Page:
“The current FAA rules actually provide loopholes that serve to protect offenders and prevent the application and enforcement of reasonable noise standards for aviation operators. Many of these aviation businesses that create excessive community noise impacts are based at airports subsidized using federal air passenger taxes, and these taxes are paid by people flying through the large commercial airports. Thus, FAA is using our money to enable skydiving, air tour, and other recreational operators to generate large personal profits, while at the same time diminishing the quality of life for our neighborhoods.”
– a key point made in the attached ‘Sample Letter’
A common practice among skydiving operators is that they will fly at least a few miles away from their base airport, so that the long drone of their noisy climbs will not disturb people at and near the airport. The effect is an offset of the noise impact, typically onto quiet rural areas and/or distant residential neighborhoods. Suddenly, for entire weekends, areas that previously had no substantial aviation noise are hearing the irritating grind of skydiving climbs ALL DAY LONG!
This is an ongoing problem in communities across the nation. So, when the homeowners near Longmont, Colorado pressed their skydiving noise concerns all the way to their local U.S. District Court, they did us all a great favor. Unfortunately, the Judge deferred strongly to FAA to justify not ruling against the skydiving noise operator. And so, Mile Hi Skydiving Center is continuing to destroy quality of life in the residential neighborhoods they climb over … some near the Longmont Airport, but many quite a few miles away. Check out this outstanding video created to document the impact for a typical day of Longmont skydiving noise:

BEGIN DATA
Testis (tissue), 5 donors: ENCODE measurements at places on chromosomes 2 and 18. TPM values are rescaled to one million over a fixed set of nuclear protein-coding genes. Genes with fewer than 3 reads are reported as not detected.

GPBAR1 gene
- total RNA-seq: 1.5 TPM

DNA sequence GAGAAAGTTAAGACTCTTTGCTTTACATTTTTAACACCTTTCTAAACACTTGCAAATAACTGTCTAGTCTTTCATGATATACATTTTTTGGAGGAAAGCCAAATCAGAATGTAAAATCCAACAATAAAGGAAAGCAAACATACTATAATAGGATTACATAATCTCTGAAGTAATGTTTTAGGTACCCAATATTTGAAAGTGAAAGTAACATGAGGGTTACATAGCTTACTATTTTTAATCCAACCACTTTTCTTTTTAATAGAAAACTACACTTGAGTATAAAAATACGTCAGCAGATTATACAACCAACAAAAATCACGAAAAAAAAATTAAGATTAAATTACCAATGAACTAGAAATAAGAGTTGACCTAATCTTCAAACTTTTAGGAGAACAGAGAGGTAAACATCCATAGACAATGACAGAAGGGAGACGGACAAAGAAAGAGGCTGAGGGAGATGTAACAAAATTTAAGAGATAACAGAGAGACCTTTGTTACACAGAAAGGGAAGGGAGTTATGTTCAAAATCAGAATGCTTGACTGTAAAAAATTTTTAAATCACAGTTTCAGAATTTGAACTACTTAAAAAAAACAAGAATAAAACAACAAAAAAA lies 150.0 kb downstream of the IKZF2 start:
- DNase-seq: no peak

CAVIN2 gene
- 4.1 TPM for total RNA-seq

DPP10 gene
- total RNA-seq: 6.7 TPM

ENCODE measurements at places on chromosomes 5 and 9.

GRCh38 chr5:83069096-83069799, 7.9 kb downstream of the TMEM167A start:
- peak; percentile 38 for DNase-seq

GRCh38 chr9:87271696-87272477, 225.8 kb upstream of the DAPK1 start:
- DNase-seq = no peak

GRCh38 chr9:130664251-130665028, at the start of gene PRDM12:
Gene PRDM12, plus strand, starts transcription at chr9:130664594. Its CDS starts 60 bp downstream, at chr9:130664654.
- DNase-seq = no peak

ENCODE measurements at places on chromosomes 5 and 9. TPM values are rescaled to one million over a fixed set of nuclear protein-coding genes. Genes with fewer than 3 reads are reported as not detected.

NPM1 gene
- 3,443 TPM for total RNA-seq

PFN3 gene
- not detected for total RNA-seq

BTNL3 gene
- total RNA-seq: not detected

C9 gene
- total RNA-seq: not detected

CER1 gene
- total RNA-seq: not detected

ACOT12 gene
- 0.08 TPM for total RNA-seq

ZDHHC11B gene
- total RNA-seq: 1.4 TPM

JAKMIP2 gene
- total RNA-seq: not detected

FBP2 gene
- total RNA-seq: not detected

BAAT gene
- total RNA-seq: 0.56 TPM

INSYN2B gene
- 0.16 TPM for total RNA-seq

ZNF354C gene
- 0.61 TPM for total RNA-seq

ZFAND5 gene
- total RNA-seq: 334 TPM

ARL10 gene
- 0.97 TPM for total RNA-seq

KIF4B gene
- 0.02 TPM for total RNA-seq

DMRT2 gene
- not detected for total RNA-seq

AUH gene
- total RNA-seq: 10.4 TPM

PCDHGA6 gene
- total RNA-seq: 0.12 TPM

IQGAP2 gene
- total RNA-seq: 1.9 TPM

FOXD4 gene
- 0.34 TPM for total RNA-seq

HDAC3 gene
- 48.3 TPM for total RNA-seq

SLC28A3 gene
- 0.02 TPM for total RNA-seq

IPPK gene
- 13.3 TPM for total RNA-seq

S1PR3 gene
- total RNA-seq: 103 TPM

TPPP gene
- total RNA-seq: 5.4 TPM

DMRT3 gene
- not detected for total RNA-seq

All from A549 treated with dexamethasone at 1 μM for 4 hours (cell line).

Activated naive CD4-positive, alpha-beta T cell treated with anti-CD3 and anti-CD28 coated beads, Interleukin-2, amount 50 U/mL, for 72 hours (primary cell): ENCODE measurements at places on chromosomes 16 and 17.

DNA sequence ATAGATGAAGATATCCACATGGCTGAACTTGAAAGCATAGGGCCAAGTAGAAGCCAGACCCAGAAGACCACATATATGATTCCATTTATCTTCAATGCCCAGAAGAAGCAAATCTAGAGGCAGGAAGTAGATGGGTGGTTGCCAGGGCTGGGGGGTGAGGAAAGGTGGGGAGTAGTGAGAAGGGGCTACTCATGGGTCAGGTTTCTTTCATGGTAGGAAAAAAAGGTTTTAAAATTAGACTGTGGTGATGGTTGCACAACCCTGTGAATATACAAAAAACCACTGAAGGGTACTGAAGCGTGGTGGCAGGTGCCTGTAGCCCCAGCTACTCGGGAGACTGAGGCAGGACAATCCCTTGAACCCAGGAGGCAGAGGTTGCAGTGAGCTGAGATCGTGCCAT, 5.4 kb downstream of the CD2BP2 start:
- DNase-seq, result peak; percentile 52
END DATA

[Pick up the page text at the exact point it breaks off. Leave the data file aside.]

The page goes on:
In the big picture, if FAA was doing a ‘balanced’ job, regulating aviation commerce while also serving the larger public, we would not have such severe noise impacts, and we would not need civil actions like Citizens for Quiet Skies et al v. Mile-Hi Skydiving Center. But the fact is, FAA is failing, especially as regards the substantial environmental impacts of aviation. So, our best bet to demand real performance by FAA is to go to Congress, and get our elected officials to demand FAA clean up its act.
Page two of this Post presents a sample letter to elected officials. You can use it to model your own letter, wherever your home is being impacted by out-of-control skydiving noise. This particular letter was submitted anonymously by a person familiar with the Longmont skydive noise issue and the recent District Court trial. The author presents some very good points, as well as suggestions for how Congress can correct some of FAA’s failures.
So, please read this letter carefully and, if you are inspired to write your own, please consider sharing it with this website, where we will gladly post it as you wish, with (or without) your name.